UArizona Portable Device May Bring Change to Standard of Care for Skin Cancer

With development of a handheld confocal microscopes, researchers at the University of Arizona Health Sciences want to make existing technology more affordable and accessible to a larger number of patients.

TUCSON, Ariz. – Researchers at the University of Arizona Health Sciences have developed – and are continuing to improve – a handheld device to bring the next generation of skin cancer prevention and treatment options into more patient-care settings.

Drs. Clara Curiel Lewandrowski and Dongkyun Kang prepare to do a side-by-side test of the confocal microscope and the portable unit to compare the image quality. Dr. Curiel is aligning the larger device, while Dr. Kang prepares to aim the handheld device at a nearby spot on Savannah Barber’s arm. Barber is a medical assistant at Banner – University Medical Center Tucson. (Photo: Kris Hanning/University of Arizona Health Sciences)

Described as a “portable confocal microscope” (PCM), the device is a modernized and more practical use of reflective confocal microscopy (RCM) – technology that provides non-invasive imaging of the skin. In RCM, the microscope directs a narrow laser light on a specific spot on the skin with vertical and horizontal scanning capability. This results in a real-time diagnosis that, in some cases, can bypass the need for a biopsy and lead to same-day treatment for malignant lesions.

Clara Curiel-Lewandrowski, MD, the Alan and Janice Levin Family Endowed Chair for Excellence in Cancer Research, co-director of the Skin Cancer Institute at the UArizona Cancer Center, and professor and interim chief of the Division of Dermatology, UArizona College of Medicine – Tucson, brought the technology to the university. Thanks to funding from the UArizona Technology and Research Initiative Fund (TRIF), Dr. Curiel purchased a commercial instrument for her clinical practice in 2014.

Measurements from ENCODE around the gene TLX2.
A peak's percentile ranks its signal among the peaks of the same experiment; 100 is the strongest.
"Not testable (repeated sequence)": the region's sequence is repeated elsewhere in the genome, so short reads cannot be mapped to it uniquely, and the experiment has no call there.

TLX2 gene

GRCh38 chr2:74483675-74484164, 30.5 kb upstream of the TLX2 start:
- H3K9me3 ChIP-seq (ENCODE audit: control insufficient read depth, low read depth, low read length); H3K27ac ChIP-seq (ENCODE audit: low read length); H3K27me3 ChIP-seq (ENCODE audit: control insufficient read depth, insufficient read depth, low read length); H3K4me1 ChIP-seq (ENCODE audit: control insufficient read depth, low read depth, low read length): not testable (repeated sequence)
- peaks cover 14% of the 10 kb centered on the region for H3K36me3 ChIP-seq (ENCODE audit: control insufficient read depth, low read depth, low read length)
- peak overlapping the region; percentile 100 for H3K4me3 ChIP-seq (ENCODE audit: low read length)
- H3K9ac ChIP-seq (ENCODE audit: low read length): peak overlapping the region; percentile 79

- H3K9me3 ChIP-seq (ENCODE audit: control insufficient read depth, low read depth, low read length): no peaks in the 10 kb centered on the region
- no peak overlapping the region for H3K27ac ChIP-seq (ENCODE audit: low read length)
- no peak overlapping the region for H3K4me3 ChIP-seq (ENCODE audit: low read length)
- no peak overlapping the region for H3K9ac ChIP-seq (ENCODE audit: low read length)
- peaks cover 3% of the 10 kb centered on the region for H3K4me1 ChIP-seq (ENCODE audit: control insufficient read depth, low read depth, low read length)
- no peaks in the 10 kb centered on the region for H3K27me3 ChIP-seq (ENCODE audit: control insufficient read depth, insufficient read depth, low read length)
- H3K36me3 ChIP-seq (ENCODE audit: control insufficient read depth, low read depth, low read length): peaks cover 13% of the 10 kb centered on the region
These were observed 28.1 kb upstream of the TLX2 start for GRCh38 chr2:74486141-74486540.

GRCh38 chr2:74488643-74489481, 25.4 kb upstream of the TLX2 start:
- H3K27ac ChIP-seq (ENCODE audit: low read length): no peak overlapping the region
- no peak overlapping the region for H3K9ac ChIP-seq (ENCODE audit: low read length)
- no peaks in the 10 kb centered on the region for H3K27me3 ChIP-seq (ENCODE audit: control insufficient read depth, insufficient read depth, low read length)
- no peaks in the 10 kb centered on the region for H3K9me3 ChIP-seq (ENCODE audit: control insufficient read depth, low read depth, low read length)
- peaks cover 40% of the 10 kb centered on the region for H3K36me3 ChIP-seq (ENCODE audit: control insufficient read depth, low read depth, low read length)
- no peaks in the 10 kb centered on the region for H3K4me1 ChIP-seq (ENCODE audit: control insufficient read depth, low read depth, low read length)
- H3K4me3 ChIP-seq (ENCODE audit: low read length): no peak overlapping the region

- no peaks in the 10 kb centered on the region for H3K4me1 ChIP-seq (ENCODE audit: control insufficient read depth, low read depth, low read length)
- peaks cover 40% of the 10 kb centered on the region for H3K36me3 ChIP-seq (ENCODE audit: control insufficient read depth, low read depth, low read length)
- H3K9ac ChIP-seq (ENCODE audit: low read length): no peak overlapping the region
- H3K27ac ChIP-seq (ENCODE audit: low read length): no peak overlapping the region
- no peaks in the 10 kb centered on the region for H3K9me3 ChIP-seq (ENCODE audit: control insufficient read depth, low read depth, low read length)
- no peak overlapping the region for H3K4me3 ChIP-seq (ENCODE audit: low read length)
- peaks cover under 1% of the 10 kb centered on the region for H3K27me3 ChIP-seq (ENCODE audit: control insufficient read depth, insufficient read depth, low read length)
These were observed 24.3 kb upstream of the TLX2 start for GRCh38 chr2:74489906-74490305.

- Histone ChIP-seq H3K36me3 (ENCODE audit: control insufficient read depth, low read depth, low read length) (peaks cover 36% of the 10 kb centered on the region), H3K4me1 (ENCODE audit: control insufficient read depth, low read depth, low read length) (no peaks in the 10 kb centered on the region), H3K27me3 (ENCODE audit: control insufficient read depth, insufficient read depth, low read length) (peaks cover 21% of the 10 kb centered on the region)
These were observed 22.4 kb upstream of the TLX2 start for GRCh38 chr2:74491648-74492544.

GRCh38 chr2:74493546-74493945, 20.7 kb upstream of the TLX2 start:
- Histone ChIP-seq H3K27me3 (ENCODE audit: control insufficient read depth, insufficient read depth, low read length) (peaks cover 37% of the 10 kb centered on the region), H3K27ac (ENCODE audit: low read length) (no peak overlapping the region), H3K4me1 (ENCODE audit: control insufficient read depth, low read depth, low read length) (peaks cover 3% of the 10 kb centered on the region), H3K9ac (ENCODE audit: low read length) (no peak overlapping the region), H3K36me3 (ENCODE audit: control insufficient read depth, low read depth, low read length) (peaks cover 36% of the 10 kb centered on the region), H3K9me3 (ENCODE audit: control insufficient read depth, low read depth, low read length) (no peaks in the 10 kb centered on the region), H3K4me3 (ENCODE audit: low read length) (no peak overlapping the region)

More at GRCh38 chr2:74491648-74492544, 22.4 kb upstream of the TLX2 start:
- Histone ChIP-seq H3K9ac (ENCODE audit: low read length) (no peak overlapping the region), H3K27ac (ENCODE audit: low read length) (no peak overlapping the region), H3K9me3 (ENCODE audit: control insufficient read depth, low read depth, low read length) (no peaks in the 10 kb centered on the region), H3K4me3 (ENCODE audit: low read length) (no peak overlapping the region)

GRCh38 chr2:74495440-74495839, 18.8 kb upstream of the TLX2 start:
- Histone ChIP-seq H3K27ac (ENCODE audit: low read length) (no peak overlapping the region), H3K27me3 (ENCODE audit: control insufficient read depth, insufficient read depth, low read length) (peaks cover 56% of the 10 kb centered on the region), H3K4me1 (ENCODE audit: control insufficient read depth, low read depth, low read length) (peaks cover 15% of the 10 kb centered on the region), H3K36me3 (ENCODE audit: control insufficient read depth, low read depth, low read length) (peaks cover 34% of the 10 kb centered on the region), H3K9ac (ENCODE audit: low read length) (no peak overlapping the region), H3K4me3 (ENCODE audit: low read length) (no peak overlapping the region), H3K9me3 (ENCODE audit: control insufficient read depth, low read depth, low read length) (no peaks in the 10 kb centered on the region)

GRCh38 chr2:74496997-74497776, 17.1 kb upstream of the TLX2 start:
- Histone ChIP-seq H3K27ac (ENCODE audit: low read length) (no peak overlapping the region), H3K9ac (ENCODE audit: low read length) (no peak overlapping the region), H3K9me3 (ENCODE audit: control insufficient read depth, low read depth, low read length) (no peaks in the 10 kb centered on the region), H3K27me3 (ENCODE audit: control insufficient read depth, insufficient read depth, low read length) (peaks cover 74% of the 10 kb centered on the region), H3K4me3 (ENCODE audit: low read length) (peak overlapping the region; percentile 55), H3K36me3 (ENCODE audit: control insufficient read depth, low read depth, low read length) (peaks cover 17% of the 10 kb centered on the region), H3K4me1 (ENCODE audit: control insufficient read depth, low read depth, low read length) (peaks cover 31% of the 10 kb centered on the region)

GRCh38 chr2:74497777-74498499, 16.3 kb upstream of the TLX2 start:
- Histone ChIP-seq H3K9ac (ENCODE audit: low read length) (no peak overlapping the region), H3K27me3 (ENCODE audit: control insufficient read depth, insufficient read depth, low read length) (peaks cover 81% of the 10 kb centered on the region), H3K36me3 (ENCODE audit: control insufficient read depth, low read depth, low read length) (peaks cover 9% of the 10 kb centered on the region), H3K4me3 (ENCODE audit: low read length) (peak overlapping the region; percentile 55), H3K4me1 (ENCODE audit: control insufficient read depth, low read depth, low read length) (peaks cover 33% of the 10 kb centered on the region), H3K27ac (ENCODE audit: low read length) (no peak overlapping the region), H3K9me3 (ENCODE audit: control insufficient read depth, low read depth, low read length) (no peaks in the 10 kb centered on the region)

“The commercial insturment we purchased has three lasers, which allows us to expand into studies evaluating fluorescent properties,” Dr. Curiel said. “One of the benefits of having our own instrument is that other investigators can compare their imaging technology to an industry “Gold Standard”, holding FDA approval for skin assessment. That provides us the capability to provide feedback to the investigators and improve the technology.”

Dongkyun Kang, PhD, co-leader of the Cancer Imaging Program, an assistant professor of optical sciences and biomedical engineering, and BIO5 Institute member, joined the UArizona Health Sciences in 2017 with the goal to design a handheld or larger portable version of the technology that not only would be easier for clinicians to use, but would be more affordable for wider use in the patient-care setting. A commercial instrument today generally costs more than $80,000, making it too expensive for many practices and, therefore, unavailable to a large number of patients.

Dr. Clara Curiel Lewandrowski in front of a screen showing the images produced by a confocal microscope. She holds the smaller, portable version she is developing for wider use by doctors. (Photo: Kris Hanning/ University of Arizona Health Sciences)Although existing RCM technology is made with very sophisticated electrical and optical components, Dr. Kang’s lab focused on lowering manufacturing costs by developing the PCM device using an inexpensive near-infrared LED as the light source. Recent results appearing in Applied Optics, which publishes in-depth, peer-reviewed content about applications-centered research in optics, suggest the PCM device provides better image contrast and enhanced imaging depth compared to a previous smartphone-based device. That earlier device was tested to determine feasibility of using the instrument at the Infectious Diseases Institute at Makerere University in Kampala, Uganda, as a smartphone attachment to remotely diagnose Karposi’s sarcoma (involving purplish lesions on the legs, feet or face) and cervical cancer.